A company that provides election tabulation software in Canada and the United States is blaming a Toronto service provider for choking online voting traffic in 51 Ontario municipalities on Monday evening, which caused many cities and towns to extend their voting periods.
The system issues surfaced around 6 p.m. ET and lasted approximately 90 minutes, according to a statement from Dominion Voting Systems.
The Canadian company said it wasn’t aware of the technical difficulties – which caused many online voting systems to slow down drastically or go down altogether – until municipalities began flagging them.
“This load issue was documented, reviewed and determined to be the result of a Toronto-based internet colocation provider placing an unauthorized limit on incoming voting traffic that was roughly 1/10th of the system’s designated bandwidth,” said the statement, distributed by Kay Stimson, Dominion’s vice-president of government affairs.
“Dominion regrets the challenges that our system load issue posed for both election officials and voters alike in (Monday’s) elections … We want to assure Ontario voters that we will work to ensure this problem does not occur in future elections.”
The company in its statement did not identify the third-party provider that reportedly limited the system’s bandwidth.
In response, many municipalities affected stretched their voting hours by an extra hour or two on Monday night, while others declared emergencies under the Municipal Elections Act and extended their voting period for a full day.
- Evergrande debt crisis triggers worry, rot at iconic Chateau Montebello hotel
- 2 months after cabinet shuffle, where are new ministers’ mandate letters?
- ‘Critically important’: B.C. needs safe places to inhale drugs, coroner says
- B.C. civil liberties group joins case against national security committee secrecy
While Dominion said the system glitches were resolved within an hour and a half, some municipalities reported that their issues began earlier and lasted longer.
Kingston, for example, said officials realized their online voting system was down around 5:45 p.m. and that it wasn’t restored until after 8 p.m. The city extended its voting hours until 9:15 p.m. on Monday in response.
Meanwhile, the Town of Woolwich reported stop-start activity, saying its online system first stopped accepting ballots around 6 p.m. Once Dominion began working on the issue, the system began accepting ballots again “very slowly” and then timed out again shortly after 6:30 p.m., a statement from the town said.
WATCH: Pickering candidate believes online voting glitch caused her to lose the election. Tom Hayes reports.
Woolwich has extended its voting period until 8 p.m. on Tuesday.
For several municipalities, like Kingston and Brantford, the 2018 municipal election was their second time offering online voting and using Dominion’s services. Spokespeople for both municipalities said they experienced no issues in 2014 like those on Monday.
Aside from the 51 municipalities affected, no other cities and towns in Ontario reported technical issues on election day.
Jonathan Rose, an associate professor in the department of political studies at Queen’s University, said a “real concern” moving forward is not knowing how many people gave up on voting as a result of the technical problems across the province, and how those issues might have impacted their opinion of online voting and of the election system.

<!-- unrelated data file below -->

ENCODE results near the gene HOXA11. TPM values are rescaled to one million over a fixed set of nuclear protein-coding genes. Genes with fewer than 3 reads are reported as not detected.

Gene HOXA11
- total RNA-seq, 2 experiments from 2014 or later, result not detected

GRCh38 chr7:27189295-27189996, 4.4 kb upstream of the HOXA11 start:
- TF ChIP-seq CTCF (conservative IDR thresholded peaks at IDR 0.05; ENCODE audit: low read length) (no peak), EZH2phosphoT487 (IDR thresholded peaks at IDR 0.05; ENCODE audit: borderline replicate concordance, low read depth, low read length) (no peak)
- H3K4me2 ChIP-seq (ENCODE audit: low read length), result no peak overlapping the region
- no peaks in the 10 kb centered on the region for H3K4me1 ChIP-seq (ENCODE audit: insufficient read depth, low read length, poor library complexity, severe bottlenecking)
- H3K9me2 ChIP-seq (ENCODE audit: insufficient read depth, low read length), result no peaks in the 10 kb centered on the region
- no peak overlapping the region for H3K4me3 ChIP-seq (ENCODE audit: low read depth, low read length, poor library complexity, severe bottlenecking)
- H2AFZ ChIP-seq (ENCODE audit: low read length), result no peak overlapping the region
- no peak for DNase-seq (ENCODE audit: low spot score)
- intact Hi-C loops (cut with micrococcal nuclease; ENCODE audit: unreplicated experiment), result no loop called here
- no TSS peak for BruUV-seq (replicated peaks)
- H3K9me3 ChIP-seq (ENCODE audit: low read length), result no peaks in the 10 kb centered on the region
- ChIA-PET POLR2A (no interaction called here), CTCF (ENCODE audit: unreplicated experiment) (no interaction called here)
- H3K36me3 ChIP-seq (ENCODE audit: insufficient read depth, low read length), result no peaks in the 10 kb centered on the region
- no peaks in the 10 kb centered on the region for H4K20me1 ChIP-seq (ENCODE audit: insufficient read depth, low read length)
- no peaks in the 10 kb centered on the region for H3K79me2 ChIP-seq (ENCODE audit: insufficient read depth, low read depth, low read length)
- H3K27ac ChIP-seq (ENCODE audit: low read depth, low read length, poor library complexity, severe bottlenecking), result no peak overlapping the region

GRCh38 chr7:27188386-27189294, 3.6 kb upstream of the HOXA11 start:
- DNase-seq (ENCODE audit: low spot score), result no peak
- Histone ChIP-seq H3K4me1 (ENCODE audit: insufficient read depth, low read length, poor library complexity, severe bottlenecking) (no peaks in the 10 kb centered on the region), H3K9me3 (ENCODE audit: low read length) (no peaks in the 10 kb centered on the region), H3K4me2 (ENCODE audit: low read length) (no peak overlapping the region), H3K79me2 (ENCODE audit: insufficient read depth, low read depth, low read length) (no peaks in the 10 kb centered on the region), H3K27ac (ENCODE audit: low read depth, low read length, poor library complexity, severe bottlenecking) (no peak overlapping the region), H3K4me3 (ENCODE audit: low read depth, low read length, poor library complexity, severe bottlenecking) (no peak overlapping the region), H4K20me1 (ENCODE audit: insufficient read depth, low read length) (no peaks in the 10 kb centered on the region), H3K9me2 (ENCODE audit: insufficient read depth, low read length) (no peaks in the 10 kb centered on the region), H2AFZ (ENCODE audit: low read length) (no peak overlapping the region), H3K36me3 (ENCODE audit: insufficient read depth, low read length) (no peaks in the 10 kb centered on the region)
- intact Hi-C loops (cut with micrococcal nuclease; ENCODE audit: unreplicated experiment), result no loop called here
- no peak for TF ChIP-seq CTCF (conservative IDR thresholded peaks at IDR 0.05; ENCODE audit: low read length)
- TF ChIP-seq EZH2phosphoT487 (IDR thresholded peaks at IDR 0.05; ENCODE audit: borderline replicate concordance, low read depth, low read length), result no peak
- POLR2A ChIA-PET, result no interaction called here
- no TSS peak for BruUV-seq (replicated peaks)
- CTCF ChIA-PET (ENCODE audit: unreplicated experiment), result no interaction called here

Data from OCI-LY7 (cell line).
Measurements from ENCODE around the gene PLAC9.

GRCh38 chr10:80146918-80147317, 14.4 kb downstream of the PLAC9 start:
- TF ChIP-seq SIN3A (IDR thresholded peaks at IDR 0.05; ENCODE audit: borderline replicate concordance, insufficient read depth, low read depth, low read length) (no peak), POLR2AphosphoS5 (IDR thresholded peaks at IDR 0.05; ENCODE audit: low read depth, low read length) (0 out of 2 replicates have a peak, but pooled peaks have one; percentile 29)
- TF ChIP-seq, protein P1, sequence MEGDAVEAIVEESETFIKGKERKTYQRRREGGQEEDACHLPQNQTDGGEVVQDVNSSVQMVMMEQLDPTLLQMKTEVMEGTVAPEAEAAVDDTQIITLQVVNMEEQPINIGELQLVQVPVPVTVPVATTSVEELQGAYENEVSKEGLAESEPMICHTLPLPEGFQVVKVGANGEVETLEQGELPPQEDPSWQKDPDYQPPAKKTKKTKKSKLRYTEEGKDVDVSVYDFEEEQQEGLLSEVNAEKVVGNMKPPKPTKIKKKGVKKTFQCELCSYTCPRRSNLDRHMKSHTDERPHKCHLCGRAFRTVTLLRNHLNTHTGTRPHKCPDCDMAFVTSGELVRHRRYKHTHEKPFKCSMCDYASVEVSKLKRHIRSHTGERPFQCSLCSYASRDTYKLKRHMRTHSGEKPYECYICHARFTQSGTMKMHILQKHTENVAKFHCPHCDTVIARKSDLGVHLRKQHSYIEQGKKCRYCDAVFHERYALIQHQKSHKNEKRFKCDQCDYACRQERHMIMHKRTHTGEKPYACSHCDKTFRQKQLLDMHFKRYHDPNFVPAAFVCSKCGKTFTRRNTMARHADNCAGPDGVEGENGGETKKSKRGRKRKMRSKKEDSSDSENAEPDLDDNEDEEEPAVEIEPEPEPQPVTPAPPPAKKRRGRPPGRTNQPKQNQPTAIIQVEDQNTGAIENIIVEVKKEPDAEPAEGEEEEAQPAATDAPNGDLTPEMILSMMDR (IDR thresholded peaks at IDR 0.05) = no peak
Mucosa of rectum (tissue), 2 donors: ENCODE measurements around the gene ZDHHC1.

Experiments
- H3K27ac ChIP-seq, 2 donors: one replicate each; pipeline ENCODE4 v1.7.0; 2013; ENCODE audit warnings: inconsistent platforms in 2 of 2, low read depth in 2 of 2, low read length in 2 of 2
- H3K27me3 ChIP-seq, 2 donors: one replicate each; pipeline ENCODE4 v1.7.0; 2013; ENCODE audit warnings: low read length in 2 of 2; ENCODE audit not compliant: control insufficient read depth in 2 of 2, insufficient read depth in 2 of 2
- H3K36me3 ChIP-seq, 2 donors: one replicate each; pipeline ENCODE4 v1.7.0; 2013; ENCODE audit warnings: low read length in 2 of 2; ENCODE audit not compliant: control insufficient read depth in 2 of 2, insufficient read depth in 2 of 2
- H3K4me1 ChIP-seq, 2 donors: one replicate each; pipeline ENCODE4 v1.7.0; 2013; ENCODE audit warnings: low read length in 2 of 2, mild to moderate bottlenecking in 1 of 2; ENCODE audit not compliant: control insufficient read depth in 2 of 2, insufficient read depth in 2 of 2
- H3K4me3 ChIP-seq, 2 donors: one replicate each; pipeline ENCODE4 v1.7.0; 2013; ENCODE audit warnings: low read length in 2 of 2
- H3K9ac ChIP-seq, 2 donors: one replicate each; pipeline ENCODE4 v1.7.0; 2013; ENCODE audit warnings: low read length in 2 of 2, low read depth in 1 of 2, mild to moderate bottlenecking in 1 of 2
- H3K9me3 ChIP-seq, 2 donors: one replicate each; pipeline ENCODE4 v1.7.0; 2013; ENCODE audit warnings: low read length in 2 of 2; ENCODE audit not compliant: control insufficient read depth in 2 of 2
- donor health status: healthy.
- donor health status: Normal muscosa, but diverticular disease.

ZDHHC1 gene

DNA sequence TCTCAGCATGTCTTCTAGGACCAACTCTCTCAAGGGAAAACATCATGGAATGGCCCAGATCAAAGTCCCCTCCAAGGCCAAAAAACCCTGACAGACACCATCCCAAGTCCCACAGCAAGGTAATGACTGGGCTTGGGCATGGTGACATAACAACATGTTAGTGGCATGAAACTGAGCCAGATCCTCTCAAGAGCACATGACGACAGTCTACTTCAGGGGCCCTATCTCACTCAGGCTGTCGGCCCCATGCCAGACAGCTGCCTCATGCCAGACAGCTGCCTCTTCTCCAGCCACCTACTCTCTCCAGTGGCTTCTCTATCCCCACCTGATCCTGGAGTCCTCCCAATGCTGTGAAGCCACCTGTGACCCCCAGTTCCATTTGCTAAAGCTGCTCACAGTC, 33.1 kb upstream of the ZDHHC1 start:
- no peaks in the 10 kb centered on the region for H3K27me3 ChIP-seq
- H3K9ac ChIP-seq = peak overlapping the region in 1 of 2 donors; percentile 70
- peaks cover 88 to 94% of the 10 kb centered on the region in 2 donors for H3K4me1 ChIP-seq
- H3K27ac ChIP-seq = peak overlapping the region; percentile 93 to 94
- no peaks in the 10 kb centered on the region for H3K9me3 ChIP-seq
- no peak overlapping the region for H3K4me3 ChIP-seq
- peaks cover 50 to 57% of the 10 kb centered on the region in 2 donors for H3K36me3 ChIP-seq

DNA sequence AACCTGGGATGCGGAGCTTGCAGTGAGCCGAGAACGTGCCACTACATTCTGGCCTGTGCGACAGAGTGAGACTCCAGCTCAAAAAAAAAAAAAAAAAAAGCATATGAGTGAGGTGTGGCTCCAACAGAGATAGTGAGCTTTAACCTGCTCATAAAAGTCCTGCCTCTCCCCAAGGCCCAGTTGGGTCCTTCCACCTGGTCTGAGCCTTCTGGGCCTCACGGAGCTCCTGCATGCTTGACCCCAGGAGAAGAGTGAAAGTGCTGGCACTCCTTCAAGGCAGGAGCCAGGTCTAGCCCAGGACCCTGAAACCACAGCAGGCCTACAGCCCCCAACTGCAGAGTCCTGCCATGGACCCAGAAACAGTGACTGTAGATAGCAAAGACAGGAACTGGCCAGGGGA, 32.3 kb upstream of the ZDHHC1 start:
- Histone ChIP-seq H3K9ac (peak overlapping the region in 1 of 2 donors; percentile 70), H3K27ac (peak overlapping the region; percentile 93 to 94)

“What it does, if it continues, is it creates uncertainty about the legitimacy of the whole process, and you definitely don’t want that, because once the legitimacy of the election is called into question, voter turnout will decline, and it’s already too low,” he said.
Dominion Voting Systems said in its statement the bandwidth issues “at no time” compromised the system’s integrity and security.
But Rose said security should continue to be a topic of discussion as more jurisdictions adopt online voting systems and perhaps use the same company for those services.
“It’s the same private company that operates all of these online voting systems throughout the province, and how the vote is encrypted and where the data is stored, is really an important issue,” he said. “Research has shown that in other places, the data is actually stored in servers around the world, making it very easy to hack. So we have a long way to go before this is a fully secure system.”
WATCH: City of Kingston’s voting hours extended due to online voting glitch
Some of the municipalities that extended voting until 8 p.m. on Tuesday, Oct. 23:
- City of Pembroke
- Town of Petawawa
- Town of Renfrew
- Township of Laurentian Valley
- Township of Whitewater Region
- Town of Innisfil
- Township of Oro-Medonte
- Township of Springwater
Muskoka and Simcoe County regions
- City of Owen Sound
- County of Simcoe
- District Municipality of Muskoka
- Town of Bracebridge
- Town of Bradford West Gwillimbury
- Town of Collingwood
- Town of Gravenhurst
- Town of The Blue Mountains
- Township of Wellesley
- Township of Woolwich
- City of Greater Sudbury
Some of the municipalities that extended voting to a later time on Monday night:
- City of Brantford
- City of Cambridge
- City of Kingston
- City of Peterborough
- City of Pickering
— With files from Darryn Davis and the Canadian Press